AMU with its founder’s special emphasis on ‘Tarbiyat’ meaning inculcation of principles to follow for a meaningful life, will not just do a disservice to the founder but will actually destroy the nation’s trust reposed in it, if it fails to resist the compelling temptation of the neo-liberal ethics, which among other things blind the decision-makers, to look beyond what seems the obvious, in the immediate context. Weighing everything in terms of immediate profit and loss, doing things not for some higher aim but to manage ‘constituencies of different sorts’, selectively focusing on issues within the university weighing their pay-off potential in terms of immediacy of result, keep postponing the urgent call for reforms in areas considered ‘potentially uncomfortable’, etc., may further weaken the university in the long run and make it more distant from its founder’s dream.

Whereas we keep extolling Sir Syed’s journalistic forays for reform within the community and championing of the cause of the promotion of scientific temper through use of easy-to-understand language, but in reality, do a great disservice not just to his legacy but to ourselves too when we miserably fail to pay even lip-service to his ideals. A cursory look at the regular themes appearing in Tahzeeb-ul-Akhlaq (the social reform journal he started on the pattern of the Spectator) for a decade will honestly apprise the existing state of affairs. The performance of University Press and the Public Relations Office of the university are, if not lethargic then not encouraging too in any sense of the term. Academic contribution from AMU to counter the increasing rise of Islamophobia worldwide is yet to cross the threshold.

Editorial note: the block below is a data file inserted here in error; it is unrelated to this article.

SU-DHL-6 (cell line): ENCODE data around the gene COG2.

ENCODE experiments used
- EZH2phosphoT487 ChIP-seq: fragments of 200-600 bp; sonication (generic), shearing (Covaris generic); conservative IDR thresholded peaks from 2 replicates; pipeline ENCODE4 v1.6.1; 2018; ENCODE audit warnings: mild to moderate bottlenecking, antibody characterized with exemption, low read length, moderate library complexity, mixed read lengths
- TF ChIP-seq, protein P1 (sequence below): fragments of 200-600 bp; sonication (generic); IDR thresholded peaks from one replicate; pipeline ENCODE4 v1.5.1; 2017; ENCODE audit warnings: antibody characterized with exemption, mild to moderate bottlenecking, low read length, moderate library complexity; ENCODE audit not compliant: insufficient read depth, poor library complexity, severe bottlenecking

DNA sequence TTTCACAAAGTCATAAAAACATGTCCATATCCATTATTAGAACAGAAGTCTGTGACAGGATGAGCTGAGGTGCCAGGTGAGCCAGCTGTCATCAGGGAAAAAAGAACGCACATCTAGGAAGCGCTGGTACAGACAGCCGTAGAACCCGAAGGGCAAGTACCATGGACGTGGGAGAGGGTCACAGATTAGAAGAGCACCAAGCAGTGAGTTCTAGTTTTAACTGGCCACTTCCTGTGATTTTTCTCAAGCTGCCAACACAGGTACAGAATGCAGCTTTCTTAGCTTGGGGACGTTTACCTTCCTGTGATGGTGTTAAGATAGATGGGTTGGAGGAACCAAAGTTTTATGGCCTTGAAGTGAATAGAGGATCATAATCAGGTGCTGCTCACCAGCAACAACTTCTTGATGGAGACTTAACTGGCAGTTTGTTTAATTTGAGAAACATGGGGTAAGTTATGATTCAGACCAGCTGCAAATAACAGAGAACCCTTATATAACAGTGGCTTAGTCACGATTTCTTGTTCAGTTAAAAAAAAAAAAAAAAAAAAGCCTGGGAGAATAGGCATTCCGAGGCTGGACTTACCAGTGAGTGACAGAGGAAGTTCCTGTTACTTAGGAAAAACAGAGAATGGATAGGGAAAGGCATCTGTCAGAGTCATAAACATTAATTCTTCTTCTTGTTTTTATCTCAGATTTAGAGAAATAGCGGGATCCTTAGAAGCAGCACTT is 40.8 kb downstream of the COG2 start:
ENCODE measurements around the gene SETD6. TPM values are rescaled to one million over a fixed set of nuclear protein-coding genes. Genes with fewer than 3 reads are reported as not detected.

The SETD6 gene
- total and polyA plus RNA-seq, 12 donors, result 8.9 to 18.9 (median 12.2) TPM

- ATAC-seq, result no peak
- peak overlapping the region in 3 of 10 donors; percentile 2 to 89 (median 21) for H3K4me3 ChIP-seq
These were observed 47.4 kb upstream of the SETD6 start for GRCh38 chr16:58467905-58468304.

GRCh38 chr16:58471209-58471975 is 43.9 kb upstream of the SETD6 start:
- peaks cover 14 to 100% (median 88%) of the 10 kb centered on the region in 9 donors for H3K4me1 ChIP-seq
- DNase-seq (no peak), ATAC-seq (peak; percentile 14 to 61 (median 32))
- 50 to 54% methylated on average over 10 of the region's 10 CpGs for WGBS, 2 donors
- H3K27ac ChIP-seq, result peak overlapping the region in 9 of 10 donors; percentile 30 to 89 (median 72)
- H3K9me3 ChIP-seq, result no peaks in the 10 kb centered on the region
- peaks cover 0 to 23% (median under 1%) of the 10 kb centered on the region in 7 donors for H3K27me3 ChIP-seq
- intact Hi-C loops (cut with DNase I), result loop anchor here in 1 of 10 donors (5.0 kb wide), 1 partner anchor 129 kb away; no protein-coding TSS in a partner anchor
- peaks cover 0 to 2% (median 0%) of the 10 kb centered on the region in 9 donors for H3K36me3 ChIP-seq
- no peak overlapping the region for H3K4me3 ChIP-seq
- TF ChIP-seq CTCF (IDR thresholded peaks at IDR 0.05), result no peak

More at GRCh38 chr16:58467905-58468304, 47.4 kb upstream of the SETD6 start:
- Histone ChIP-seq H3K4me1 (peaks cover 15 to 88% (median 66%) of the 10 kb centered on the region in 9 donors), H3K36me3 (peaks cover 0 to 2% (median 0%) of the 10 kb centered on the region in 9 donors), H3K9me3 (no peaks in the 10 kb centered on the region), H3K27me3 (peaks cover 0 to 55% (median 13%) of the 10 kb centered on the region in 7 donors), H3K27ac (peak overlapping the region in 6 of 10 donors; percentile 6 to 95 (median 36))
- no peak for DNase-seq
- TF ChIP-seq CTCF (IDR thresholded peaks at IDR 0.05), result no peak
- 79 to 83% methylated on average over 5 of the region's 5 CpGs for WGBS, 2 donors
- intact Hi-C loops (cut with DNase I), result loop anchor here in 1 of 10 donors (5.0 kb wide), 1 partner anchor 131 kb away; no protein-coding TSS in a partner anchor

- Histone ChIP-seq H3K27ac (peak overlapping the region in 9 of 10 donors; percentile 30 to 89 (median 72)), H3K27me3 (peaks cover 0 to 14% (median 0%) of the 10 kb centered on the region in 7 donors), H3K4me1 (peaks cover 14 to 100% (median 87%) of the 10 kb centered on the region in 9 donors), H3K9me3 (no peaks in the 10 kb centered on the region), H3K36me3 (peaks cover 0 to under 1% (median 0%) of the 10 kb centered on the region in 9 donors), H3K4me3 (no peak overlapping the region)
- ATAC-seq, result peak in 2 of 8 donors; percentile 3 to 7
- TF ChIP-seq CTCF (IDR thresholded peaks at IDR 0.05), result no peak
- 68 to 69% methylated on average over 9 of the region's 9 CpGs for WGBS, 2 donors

If one thing we can learn from Syed’s long struggle for his community and in turn the country, it is his firm belief in the cause of justice and fairness with dignity and self-respect alongwith lending a helping hand to anyone who is in need. Mention may be made of his support in saving the lives of some British families when they were in trouble during the 1857 “Revolt”, at a time when his own family members were dehumanised by the very triumphant British forces. His writing of Asbab-e-Baghawat-e-Hind, boldly telling the empire of its follies when many shied away from telling the truth in front of the triumphant British, as also his many other such actions, may act as a pertinent reminder to the current custodians of his legacy, if at all they are really interested to keep him relevant. Not to speak of the ‘politics of convenience’ so shamelessly applied by those in leadership position of the Alig community, including the vast majority of teachers and students of AMU, they have brazenly failed to uphold Syed’s legacy of tirelessly working to sanititise the prevailing narrative, which habitually misrepresent and disempowered the minorities and the marginalised. Syed’s writing of Khutbaat e Ahmadiya and his continuous work for Christian-Muslim understanding, his liberal, sometimes even extra-liberal, interpretation of religious texts, were all part of his strategy to not let the bigots of that time win the war of perception. In the current post-Truth era, the AMU fraternity would have done well to take cue from this aspect of Sir Syed’s strategy. AMU’s conspicuous absence from the mainstream narrative on issues of importance, for whatever reasons, can never go in line with Sir Syed and his mission’s spirit. Moreso, if AMU still considers itself to be a continuing movement for Muslim reforms, which in all earnestness it must, if it considers itself custodian of Syed’s legacy, it must not shy away from publicly discussing issues specific to the minorities and other marginalised - issues like internal democracy, the management of Waqfs, issues of women, growing Islamophobia worldwide etc. In the recent vilification of Muslims during the pandemic or the latest ‘Bureacracy Jihad’, AMU’s silence could only be seen as abdication of responsibility and may, justifiably, be considered as hovering around criminal-negligence. For those proudly underlining ‘tarbiyat’ and culture and not just simple ‘educational degrees’ as their USP, keeping silent over such important issues puts a serious question mark on their claim.